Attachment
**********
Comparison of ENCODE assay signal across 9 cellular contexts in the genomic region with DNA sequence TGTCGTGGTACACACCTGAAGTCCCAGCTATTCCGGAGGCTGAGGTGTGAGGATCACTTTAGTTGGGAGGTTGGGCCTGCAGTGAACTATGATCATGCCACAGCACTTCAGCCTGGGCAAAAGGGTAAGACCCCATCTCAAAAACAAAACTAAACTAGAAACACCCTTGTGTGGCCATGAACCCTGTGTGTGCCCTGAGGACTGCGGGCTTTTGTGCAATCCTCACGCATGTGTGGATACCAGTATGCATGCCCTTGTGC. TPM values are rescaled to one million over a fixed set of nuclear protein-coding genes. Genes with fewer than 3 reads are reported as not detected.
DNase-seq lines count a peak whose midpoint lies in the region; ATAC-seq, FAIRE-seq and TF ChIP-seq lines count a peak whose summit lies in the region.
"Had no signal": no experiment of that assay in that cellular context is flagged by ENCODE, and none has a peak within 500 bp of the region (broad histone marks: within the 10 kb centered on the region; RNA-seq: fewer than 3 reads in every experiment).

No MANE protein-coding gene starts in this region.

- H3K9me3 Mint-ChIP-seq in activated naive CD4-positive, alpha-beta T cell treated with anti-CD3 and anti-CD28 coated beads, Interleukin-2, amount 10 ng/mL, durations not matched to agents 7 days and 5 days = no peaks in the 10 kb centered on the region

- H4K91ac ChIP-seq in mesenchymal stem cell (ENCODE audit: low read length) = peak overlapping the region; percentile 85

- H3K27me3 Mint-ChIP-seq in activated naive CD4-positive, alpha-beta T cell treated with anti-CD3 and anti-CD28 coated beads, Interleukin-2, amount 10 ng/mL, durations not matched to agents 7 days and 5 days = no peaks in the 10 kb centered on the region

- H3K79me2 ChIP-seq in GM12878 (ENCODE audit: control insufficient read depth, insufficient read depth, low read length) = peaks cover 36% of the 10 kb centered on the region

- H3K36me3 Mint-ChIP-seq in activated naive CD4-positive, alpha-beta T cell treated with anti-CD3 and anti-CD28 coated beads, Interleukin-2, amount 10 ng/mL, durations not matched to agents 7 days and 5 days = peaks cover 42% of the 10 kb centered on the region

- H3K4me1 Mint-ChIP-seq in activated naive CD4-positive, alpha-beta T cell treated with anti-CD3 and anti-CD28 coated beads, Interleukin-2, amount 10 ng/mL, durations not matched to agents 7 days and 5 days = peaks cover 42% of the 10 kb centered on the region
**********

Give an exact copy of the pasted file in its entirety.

Comparison of ENCODE assay signal across 9 cellular contexts in the genomic region with DNA sequence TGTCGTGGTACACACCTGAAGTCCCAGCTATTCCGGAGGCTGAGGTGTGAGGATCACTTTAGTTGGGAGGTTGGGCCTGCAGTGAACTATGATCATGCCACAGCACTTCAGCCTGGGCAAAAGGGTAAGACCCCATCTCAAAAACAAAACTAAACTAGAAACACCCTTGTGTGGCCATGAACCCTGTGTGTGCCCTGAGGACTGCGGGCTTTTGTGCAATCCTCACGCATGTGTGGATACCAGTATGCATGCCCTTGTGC. TPM values are rescaled to one million over a fixed set of nuclear protein-coding genes. Genes with fewer than 3 reads are reported as not detected.
DNase-seq lines count a peak whose midpoint lies in the region; ATAC-seq, FAIRE-seq and TF ChIP-seq lines count a peak whose summit lies in the region.
"Had no signal": no experiment of that assay in that cellular context is flagged by ENCODE, and none has a peak within 500 bp of the region (broad histone marks: within the 10 kb centered on the region; RNA-seq: fewer than 3 reads in every experiment).

No MANE protein-coding gene starts in this region.

- H3K9me3 Mint-ChIP-seq in activated naive CD4-positive, alpha-beta T cell treated with anti-CD3 and anti-CD28 coated beads, Interleukin-2, amount 10 ng/mL, durations not matched to agents 7 days and 5 days = no peaks in the 10 kb centered on the region

- H4K91ac ChIP-seq in mesenchymal stem cell (ENCODE audit: low read length) = peak overlapping the region; percentile 85

- H3K27me3 Mint-ChIP-seq in activated naive CD4-positive, alpha-beta T cell treated with anti-CD3 and anti-CD28 coated beads, Interleukin-2, amount 10 ng/mL, durations not matched to agents 7 days and 5 days = no peaks in the 10 kb centered on the region

- H3K79me2 ChIP-seq in GM12878 (ENCODE audit: control insufficient read depth, insufficient read depth, low read length) = peaks cover 36% of the 10 kb centered on the region

- H3K36me3 Mint-ChIP-seq in activated naive CD4-positive, alpha-beta T cell treated with anti-CD3 and anti-CD28 coated beads, Interleukin-2, amount 10 ng/mL, durations not matched to agents 7 days and 5 days = peaks cover 42% of the 10 kb centered on the region

- H3K4me1 Mint-ChIP-seq in activated naive CD4-positive, alpha-beta T cell treated with anti-CD3 and anti-CD28 coated beads, Interleukin-2, amount 10 ng/mL, durations not matched to agents 7 days and 5 days = peaks cover 42% of the 10 kb centered on the region